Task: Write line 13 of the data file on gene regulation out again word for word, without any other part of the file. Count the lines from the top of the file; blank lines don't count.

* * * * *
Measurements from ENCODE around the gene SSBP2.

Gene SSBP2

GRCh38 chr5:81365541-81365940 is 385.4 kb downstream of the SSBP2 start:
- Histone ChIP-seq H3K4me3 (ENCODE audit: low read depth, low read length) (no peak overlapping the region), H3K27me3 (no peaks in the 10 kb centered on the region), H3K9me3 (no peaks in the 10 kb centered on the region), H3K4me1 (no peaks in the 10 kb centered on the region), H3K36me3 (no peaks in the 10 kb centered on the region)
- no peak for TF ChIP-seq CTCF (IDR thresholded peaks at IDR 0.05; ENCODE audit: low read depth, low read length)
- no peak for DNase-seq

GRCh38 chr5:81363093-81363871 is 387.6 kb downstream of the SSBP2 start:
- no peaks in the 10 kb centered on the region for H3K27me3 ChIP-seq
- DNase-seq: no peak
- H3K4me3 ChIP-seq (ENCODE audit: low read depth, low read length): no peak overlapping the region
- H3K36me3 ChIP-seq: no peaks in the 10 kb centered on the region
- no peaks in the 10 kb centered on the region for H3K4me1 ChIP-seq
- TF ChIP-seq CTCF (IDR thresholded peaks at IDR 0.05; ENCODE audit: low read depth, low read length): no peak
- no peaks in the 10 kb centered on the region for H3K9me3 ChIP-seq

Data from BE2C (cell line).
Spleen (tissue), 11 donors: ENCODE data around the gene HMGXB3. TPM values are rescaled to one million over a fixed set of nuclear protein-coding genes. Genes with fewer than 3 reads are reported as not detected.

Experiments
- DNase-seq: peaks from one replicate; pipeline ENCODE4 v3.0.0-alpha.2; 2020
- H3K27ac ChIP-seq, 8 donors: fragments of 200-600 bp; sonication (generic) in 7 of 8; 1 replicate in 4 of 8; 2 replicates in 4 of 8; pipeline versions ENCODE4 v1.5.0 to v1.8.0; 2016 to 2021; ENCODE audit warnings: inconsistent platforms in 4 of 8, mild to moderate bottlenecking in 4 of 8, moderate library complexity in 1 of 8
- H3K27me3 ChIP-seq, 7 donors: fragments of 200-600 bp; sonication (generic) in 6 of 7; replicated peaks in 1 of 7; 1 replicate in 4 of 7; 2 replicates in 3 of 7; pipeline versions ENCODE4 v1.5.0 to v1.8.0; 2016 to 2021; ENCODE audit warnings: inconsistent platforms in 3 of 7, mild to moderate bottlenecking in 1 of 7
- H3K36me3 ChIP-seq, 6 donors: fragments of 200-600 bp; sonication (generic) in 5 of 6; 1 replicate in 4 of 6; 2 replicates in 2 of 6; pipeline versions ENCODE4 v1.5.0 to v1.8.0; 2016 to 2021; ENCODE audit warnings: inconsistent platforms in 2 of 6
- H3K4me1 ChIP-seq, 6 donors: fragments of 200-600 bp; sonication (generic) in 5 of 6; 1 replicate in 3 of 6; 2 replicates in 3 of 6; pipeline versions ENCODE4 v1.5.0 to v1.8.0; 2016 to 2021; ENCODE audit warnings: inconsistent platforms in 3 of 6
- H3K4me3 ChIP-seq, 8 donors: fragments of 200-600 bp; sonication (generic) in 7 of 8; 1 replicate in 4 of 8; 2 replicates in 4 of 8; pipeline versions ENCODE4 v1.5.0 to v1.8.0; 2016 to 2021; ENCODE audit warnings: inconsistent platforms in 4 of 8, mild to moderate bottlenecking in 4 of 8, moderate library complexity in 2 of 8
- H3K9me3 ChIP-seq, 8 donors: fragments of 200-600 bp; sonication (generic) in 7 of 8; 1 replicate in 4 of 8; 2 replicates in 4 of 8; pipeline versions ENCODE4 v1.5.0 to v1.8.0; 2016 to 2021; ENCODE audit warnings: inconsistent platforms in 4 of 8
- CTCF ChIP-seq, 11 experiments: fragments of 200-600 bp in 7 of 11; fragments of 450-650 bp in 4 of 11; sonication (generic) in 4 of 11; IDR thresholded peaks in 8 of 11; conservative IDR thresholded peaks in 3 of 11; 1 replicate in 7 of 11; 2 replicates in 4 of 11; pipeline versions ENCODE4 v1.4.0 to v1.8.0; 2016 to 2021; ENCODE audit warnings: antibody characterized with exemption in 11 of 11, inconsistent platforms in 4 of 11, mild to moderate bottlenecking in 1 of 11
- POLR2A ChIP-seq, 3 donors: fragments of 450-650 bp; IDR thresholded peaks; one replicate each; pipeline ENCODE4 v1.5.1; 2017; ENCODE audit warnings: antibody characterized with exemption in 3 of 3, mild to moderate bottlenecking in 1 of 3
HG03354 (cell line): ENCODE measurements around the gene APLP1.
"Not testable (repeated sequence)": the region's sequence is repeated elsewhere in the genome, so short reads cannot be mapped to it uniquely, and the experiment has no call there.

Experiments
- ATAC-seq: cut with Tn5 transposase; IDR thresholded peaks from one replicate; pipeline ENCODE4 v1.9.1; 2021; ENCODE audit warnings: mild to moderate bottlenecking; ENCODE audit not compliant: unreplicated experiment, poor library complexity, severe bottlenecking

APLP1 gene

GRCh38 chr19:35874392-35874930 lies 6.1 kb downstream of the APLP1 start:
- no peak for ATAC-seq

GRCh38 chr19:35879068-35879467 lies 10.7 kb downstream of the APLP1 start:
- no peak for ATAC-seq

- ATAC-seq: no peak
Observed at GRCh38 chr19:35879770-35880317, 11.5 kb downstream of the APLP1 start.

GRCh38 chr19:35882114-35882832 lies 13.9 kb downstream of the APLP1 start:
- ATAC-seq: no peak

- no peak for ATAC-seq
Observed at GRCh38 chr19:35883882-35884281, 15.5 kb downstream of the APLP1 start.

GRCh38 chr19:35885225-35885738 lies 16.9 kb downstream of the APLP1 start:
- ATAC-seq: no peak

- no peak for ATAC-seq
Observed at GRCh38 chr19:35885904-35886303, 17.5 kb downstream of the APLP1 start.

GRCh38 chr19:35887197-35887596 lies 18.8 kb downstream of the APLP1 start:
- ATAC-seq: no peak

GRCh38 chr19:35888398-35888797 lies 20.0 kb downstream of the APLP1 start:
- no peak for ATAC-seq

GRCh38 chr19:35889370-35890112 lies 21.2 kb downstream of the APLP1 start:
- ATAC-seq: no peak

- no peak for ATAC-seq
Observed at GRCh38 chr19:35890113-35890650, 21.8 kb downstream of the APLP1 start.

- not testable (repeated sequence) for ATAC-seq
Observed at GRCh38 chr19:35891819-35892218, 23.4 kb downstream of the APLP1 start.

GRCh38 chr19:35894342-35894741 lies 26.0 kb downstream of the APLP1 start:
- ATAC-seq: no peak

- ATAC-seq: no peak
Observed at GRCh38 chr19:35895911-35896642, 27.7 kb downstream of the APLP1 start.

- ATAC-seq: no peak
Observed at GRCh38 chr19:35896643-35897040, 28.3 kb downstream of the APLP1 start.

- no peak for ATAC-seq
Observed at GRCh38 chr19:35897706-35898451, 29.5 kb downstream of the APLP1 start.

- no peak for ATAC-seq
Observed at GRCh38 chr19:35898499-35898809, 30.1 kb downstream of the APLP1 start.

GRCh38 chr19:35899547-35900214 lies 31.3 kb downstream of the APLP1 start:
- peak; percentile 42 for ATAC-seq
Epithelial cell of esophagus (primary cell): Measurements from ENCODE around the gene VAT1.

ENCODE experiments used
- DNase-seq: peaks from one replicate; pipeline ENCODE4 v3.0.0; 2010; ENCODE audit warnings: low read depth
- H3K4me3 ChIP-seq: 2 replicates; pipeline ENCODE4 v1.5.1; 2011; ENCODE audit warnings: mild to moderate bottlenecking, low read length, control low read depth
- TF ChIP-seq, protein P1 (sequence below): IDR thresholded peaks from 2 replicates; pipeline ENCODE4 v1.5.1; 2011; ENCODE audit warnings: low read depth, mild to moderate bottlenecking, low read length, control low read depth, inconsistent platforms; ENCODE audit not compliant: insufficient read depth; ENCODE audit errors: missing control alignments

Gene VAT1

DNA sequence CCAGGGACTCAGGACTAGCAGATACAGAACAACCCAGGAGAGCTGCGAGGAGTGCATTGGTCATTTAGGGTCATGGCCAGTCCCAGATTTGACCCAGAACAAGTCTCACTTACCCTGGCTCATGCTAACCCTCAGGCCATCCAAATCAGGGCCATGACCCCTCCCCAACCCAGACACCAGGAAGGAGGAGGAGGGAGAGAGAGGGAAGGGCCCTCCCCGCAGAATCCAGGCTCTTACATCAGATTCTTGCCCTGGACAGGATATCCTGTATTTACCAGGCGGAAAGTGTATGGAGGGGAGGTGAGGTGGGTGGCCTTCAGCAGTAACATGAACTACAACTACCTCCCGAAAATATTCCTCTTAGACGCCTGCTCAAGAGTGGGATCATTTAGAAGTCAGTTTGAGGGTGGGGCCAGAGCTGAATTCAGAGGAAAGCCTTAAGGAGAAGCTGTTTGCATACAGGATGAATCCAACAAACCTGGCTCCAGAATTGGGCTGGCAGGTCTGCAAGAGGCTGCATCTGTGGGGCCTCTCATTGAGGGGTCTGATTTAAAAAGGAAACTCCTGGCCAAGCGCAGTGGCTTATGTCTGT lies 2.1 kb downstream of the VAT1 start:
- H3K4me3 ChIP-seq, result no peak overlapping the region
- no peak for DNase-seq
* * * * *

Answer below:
- TF ChIP-seq CTCF (IDR thresholded peaks at IDR 0.05; ENCODE audit: low read depth, low read length): no peak